Obviously, this will never do. The inverter is supposed to be good for 140 Watts, and so driving a 100 Watt LED sounds like it should be a piece of cake, but at 110V, the extra 40 watts is really only 360mA (W=VI, so I = W/V (Sort of. For non-resistive loads, there’s power factor correction)). If there’s any extra draw in the LED driver as it starts up, it could eat that right up. It’s also possible that the power rating on the inverter was simply a lie.
Switching to a 200 watt inverter didn’t fix the problem, nor did adding a 17,200uF capacitor in parallel with the battery. However, I did check the battery voltage immediately after running the system, and it was around 11.3V. That’s mighty low for a 12V SLA, so I’m going to borrow the 12V battery charger from work and try it on my batteries. It may be that I just didn’t have a sufficient charge. If that is the problem, it may mean I need to switch to a halogen spotlight, as the 12V batteries may discharge too quickly.
As I suspected in my previous post, I did put the ICSP header on my boards backwards (or more accurately, flipped along its long axis). As a result, I burned up the chip on one of the boards when I plugged the ICSP header in. I also took a closer look at the chip that I had populated two of the boards with, an ATMega48, and found that it doesn’t have a separate bootloader section. The quicker wits among you are realizing that I should have checked that before I soldered it down.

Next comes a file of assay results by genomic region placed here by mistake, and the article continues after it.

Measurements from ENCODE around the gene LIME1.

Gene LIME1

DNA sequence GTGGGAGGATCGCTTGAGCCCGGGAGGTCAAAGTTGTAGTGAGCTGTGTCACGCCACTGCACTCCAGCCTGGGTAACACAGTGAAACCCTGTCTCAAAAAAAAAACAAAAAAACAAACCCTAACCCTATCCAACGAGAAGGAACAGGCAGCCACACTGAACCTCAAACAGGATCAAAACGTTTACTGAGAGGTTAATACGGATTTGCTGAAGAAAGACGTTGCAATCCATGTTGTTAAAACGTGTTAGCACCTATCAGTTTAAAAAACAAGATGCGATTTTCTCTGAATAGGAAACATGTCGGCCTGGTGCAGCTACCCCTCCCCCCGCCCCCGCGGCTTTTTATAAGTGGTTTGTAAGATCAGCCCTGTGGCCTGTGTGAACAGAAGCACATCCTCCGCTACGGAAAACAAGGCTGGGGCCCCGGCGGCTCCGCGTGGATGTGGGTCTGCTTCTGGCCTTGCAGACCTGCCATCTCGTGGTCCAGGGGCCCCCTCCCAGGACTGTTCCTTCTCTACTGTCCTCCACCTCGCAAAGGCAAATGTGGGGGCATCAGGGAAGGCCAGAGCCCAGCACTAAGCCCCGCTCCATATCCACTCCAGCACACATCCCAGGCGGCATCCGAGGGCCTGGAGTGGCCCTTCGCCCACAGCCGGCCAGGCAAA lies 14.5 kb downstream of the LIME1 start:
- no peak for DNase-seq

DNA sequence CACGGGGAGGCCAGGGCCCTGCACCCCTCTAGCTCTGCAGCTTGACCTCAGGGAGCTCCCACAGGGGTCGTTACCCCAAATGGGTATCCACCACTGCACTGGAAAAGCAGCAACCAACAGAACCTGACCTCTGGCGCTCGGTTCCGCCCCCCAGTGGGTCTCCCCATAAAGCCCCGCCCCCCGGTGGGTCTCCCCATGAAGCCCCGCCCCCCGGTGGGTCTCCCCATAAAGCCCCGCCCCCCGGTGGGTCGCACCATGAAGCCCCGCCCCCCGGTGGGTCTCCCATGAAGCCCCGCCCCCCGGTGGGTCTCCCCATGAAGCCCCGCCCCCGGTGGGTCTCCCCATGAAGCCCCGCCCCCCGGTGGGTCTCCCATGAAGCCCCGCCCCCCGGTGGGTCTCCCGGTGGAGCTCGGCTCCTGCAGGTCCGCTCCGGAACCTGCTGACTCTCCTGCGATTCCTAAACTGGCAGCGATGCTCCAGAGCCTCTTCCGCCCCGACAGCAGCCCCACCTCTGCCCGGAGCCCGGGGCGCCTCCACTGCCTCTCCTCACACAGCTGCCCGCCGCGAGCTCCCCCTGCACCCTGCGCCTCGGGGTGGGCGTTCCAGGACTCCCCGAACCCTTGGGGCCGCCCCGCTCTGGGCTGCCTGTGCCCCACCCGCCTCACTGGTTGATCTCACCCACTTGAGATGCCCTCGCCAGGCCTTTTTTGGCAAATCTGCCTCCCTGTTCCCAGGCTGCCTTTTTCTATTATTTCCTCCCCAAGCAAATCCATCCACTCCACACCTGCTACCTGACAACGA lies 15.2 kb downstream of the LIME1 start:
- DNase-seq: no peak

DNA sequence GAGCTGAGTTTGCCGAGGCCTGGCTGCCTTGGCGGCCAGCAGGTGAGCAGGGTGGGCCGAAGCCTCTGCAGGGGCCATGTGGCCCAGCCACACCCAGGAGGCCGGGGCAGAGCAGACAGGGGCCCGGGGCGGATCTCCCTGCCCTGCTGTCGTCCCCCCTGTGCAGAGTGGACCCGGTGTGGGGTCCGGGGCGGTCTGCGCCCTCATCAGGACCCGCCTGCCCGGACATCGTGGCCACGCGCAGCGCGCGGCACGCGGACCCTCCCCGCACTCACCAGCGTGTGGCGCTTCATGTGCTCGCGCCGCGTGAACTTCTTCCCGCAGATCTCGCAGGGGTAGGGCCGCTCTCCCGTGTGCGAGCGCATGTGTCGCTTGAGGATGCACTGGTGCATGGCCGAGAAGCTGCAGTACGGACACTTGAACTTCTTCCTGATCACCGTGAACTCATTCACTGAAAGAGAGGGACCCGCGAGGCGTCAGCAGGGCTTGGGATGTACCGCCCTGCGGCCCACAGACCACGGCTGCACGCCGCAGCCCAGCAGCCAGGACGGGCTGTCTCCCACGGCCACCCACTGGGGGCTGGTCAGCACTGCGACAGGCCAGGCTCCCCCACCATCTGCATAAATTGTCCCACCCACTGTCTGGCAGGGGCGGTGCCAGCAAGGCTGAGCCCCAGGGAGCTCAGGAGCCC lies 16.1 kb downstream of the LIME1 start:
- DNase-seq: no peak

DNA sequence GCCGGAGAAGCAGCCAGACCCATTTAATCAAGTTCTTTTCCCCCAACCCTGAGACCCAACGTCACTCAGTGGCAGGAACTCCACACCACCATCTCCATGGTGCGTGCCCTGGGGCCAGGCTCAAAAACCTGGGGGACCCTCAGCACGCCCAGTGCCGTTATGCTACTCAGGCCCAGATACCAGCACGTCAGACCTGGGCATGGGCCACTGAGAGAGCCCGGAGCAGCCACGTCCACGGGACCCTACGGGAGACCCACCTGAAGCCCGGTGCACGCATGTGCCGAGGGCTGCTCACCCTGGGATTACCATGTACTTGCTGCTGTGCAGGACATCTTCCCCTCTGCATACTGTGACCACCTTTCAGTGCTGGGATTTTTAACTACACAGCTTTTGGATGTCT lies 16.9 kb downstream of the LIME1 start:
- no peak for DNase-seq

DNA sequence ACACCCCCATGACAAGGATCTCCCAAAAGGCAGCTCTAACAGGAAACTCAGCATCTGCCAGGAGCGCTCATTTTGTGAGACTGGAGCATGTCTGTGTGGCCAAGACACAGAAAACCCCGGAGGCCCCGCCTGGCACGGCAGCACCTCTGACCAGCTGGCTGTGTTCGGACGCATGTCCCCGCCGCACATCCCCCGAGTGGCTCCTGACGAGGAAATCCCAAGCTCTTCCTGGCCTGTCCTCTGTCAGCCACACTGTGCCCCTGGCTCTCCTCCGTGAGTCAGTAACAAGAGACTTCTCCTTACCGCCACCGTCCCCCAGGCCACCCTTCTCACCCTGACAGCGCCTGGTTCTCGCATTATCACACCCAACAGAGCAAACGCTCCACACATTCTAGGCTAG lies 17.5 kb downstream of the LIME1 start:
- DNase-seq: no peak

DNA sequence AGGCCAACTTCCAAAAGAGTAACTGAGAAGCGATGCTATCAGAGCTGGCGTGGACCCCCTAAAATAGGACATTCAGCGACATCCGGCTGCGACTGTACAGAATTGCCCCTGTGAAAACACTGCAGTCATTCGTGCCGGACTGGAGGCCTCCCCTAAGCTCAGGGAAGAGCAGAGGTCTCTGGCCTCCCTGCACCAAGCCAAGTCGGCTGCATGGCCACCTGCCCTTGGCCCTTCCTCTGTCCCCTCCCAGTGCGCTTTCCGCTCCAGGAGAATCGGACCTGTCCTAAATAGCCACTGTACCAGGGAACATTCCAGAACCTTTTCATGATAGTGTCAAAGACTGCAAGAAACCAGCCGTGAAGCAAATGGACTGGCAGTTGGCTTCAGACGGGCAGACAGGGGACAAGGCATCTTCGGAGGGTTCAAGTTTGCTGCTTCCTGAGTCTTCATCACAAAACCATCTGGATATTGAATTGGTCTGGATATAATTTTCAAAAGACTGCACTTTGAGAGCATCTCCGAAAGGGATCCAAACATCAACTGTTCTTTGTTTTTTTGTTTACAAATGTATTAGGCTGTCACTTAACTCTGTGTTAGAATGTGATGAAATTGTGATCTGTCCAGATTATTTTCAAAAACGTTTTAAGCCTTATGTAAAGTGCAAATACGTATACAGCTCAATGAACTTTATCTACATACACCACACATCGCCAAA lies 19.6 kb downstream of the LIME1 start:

Since one board had a chip that had been operating as a resistive heater, and the other two had chips I didn’t want to use, I was left with one good board.This evening, I managed to burn the Arduino bootloader to that board.
First, I threw together an adapter to flip the ICSP header back to the right layout. Using that and my trusty USBTinyICSP, I programmed the fuses for the chip like so:
avrdude -c usbtiny -p m8 -P usb -B 32 -U lfuse:w:0xc4:m hfuse:w:0xca:m efuse:w:0xFF:m
and burned in the arduino bootloader like so:
avrdude -c usbtiny -p m8 -P usb -B 32 -U ./arduino-0022/hardware/arduino/bootloaders/atmega8/ATmegaBOOT.hex